The final stop on our fall 2019 trip was Colmar, France, which we reached by taking the “scenic route” Alpine through southern Germany, the western edge of Austria, and Switzerland. Unfortunately the route disappointed due to heavy rain and fog, which obscured the views of the mountains and Lake Constance, and increased the traffic. Oh well, now we have a reason to return… At the very least, it was interesting crossing all of the borders – we had to buy a vignette to drive through Switzerland, and we got confused and bought it in Austria when we thought we were already in Switzerland. Good thing, though, as we avoided a long line at the Swiss border, which unlike the other borders we had crossed was manned with gates and military personnel.
After the whirlwind of Munich during Oktoberfest, the slower, off-season pace of the Alsace region was just what the doctor ordered. We stayed in an apartment found on Booking.com: Les Appartements Saint-Martin. Tucked away in a courtyard in the shadow of Eglise Saint-Martin, our room was comfortable and well-stocked. It was a bit of an adventure on narrow cobblestoned one-way streets finding the place, and then finding the free parking lot which was about 3/4 mile away, but the location couldn’t have been better for wandering Colmar’s timeworn avenues.
After 9 days traveling in Germany, we were looking forward to the change in cuisine from pork-and-potato heavy German food to the French-influenced Alsatian dishes and bakeries. Our first night in Colmar, we made our way to “Le Petite Venise”, a scenic neighborhood interspersed with canals, and were lucky to find a table at Brasserie Schwendi, a popular cafe. Here we tried the two house specialties:
Tarte Flambee is a flatbread made with ham, onions, and goat cheese, and Roasti with Pork, comes in a cast iron skillet and was, basically, pork-and-potatoes, but with cream and cheese to make it even more fattening. We weren’t complaining, it was delicious! Oo-la-la!
We had two full days to spend in Colmar before heading toward Frankfurt and our flight home. The first, a Saturday, was spent wandering the little town. It was chilly and rainy, so we took it pretty easy, but my activity app still says we clocked over 6 miles. We performed all the classic tourist Oo-la-la activities: shopping in the stylish French boutiques, stopping for coffee and pastry in a cute bakery, visiting the cheesy gift shops, exploring the church, trying out my very limited French, and taking photos of the quaint little town.
We also visited two wine tasting rooms – a great activity for a bad weather day when you aren’t driving! I can recommend both Domaine Martin Jund and Domaine Karcher. We actually ordered wine from Domaine Karcher and shipped it home to stock our wine room with excellent, well priced whites. The wines cost as little as $6/bottle, although shipping costs are high so it only makes sense to send a full case or two.
Although it was decidedly not Colmar’s peak season, it was a Saturday, and there seemed to be many visitors in the town, primarily French and German speaking. We didn’t have a dinner reservation – MISTAKE! – and were surprised that a number of restaurants were “Complet” – full and not accepting more diners, even if we were willing to wait. Some actually had signs on the door – don’t even bother asking. The better restaurants in Colmar don’t try to turn tables the way American restaurants do – they seem satisfied with one seating per table. After trying a number of places in the La Petite Venise area, we wandered back toward our apartment with the intention of finding dinner at a little Italian place just across the street. On the way, though, we discovered Le Maharajah, a small, family-run Indian restaurant on Grand Rue – what a find! Maybe we were just so tired of the pork-and-potatoes that the different cuisine woke up our taste buds, but we really enjoyed the food here. Online reviews of Le Maharajah (which doesn’t have a website) aren’t spectacular, but we are glad we ignored them.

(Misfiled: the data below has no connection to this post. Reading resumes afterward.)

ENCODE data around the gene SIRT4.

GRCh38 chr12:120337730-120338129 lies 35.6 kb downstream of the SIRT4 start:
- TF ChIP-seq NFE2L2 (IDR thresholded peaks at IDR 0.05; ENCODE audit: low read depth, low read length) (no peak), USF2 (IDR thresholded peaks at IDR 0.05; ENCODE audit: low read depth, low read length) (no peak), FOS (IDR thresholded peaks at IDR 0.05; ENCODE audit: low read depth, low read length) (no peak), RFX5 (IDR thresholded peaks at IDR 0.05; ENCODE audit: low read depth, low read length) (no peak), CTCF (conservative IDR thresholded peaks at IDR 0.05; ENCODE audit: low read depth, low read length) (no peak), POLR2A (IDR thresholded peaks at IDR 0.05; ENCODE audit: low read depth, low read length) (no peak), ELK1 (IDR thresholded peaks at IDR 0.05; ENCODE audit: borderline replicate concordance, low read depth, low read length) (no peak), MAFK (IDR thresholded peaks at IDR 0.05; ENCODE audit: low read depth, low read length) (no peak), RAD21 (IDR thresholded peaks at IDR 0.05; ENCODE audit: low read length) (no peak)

On our second day in Colmar, a Sunday, all of the shops were closed as expected. So we took to the Route-des-vins, the Wine Road that winds through the lower Alsace region. We didn’t go as far as Strasbourg, which is the largest city in the area, because we were a little citied-out after Munich. We intended on visiting a chateau high above the little town of Riquewihr, but once again the weather daunted us, and the chateau was enveloped in clouds so we skipped it. We also tried to stop at the harvest Wine Festival in Eguisheim, but were unable to find parking within the tiny, walled city – it was raining again, and we didn’t want to be too far from the car – so we left in a bit of frustration. Here are a couple of photos from our drive:
That evening, we ended up back at Brasserie Schwendi – not very creative, but we seemed to hit a wall thanks to the bad weather. We enjoyed meeting a Chinese couple who spoke excellent English; they had been traveling for 23 days throughout France – these are always my favorite travel moments. I’m always jealous of those who can travel for such a long period of time.
Our 3 days and 2 nights in Colmar was dampened by, well, the damp … but we enjoyed it enough to want to return one day in sunnier, warmer weather! We both noticed the not-so-subtle change in culture from Germany to France: Germans are more precise; French are unhurried; Germans will gladly tell you what to do; French will laugh at your mistakes but allow you to make them; French clothing is more chic and polished. I have both German and French lineage and it became a joke that “my German was showing” every time I tried to rush Husband or dictate our next move. I’m not sure what happened to my French blood, because I am definitely not unhurried or stylish! I can’t even bake well. But, I do enjoy wine so… Oo-la-la!